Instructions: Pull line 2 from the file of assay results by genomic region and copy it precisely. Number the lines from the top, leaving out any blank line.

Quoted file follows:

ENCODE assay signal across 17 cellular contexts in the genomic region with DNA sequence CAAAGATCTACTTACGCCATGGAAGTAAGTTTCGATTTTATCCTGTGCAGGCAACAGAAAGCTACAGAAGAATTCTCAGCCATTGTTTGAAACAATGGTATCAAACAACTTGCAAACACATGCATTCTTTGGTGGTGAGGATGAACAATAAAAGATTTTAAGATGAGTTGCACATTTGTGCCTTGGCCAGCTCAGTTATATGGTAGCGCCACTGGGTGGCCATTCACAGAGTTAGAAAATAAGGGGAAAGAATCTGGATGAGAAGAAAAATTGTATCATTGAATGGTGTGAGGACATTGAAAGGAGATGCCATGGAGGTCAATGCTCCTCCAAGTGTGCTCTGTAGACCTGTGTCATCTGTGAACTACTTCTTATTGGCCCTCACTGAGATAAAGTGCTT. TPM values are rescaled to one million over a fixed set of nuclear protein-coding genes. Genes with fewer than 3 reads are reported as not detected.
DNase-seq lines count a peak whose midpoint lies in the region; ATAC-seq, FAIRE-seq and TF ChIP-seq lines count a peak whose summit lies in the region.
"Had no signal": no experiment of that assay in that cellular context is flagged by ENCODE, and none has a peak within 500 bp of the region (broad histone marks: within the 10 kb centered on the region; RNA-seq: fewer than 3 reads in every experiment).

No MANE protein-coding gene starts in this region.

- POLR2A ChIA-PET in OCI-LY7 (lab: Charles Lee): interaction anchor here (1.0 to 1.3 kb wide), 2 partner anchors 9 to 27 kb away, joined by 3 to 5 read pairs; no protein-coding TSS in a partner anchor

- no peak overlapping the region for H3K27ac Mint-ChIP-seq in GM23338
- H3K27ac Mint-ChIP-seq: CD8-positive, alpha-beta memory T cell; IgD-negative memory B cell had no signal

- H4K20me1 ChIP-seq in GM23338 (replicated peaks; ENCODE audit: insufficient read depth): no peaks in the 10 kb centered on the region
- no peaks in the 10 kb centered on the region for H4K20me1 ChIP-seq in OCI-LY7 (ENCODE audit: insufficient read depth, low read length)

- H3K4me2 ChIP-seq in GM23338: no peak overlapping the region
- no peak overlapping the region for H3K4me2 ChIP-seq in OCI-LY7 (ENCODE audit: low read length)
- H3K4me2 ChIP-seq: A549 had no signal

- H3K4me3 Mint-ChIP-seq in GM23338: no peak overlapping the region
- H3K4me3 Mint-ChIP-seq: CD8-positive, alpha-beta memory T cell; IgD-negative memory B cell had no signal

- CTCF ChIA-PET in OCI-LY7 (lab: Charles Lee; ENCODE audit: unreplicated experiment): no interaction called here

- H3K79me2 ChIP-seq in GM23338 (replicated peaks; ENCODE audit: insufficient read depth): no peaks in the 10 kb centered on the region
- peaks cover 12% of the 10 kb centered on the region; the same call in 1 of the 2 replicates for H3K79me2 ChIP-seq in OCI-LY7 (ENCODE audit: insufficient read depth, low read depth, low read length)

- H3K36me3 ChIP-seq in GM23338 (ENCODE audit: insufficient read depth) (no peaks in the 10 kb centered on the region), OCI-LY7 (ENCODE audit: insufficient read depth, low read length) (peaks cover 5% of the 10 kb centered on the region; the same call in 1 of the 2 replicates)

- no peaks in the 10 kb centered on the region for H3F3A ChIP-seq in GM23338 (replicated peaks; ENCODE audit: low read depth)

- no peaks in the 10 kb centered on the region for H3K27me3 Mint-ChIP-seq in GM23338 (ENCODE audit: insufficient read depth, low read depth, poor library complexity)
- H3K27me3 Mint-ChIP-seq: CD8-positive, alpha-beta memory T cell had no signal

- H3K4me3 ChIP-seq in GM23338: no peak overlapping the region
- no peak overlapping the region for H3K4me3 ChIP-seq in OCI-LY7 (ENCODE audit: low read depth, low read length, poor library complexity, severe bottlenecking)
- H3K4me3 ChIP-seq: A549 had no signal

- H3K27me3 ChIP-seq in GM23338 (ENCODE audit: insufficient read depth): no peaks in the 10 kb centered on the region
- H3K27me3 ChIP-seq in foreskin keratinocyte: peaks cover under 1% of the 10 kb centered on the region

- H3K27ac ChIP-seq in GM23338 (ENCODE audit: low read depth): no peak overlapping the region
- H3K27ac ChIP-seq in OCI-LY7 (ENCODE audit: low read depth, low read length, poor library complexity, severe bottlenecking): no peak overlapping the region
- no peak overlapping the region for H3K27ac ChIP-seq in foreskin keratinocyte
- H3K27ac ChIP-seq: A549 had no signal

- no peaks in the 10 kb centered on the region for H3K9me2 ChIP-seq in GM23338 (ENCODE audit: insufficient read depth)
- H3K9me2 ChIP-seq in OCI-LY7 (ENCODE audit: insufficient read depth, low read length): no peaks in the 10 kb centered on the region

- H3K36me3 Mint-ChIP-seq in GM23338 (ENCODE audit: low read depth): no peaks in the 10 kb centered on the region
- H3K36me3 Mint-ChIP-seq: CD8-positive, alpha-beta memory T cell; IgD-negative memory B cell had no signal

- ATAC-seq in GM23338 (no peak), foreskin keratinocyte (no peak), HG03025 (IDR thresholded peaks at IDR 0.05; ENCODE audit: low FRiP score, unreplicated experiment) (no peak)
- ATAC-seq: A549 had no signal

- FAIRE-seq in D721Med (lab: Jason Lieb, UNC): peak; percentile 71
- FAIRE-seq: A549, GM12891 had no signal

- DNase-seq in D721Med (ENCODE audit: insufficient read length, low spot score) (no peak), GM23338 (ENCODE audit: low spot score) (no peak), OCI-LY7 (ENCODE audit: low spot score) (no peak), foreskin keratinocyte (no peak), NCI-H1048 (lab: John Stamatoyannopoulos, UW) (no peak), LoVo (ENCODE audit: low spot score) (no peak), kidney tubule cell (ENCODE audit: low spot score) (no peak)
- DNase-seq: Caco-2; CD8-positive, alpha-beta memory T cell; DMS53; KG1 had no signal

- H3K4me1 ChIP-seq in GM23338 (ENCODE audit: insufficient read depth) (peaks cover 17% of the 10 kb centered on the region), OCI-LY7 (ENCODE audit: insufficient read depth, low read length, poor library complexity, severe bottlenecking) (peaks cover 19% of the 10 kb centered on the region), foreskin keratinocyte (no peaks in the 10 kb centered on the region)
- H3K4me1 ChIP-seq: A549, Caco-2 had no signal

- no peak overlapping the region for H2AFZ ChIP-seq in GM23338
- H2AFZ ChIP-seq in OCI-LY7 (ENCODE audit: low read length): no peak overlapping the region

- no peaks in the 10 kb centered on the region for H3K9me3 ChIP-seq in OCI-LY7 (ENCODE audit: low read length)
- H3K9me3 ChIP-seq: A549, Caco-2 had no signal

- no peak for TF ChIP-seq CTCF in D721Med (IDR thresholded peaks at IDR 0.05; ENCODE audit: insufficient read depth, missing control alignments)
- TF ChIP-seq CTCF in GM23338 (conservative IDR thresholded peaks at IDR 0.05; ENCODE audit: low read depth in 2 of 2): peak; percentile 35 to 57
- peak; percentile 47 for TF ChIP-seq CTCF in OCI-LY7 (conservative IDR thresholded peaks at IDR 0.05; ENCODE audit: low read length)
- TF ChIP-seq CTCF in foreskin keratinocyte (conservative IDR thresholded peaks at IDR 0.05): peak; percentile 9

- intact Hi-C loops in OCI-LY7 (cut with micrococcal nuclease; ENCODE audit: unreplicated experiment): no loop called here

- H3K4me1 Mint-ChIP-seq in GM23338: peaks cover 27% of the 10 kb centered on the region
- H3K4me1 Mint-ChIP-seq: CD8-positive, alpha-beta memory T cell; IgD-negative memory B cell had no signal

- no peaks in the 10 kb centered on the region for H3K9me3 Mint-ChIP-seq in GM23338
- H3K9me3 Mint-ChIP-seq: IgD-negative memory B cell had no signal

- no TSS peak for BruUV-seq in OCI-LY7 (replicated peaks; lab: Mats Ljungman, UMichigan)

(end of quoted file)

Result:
DNase-seq lines count a peak whose midpoint lies in the region; ATAC-seq, FAIRE-seq and TF ChIP-seq lines count a peak whose summit lies in the region.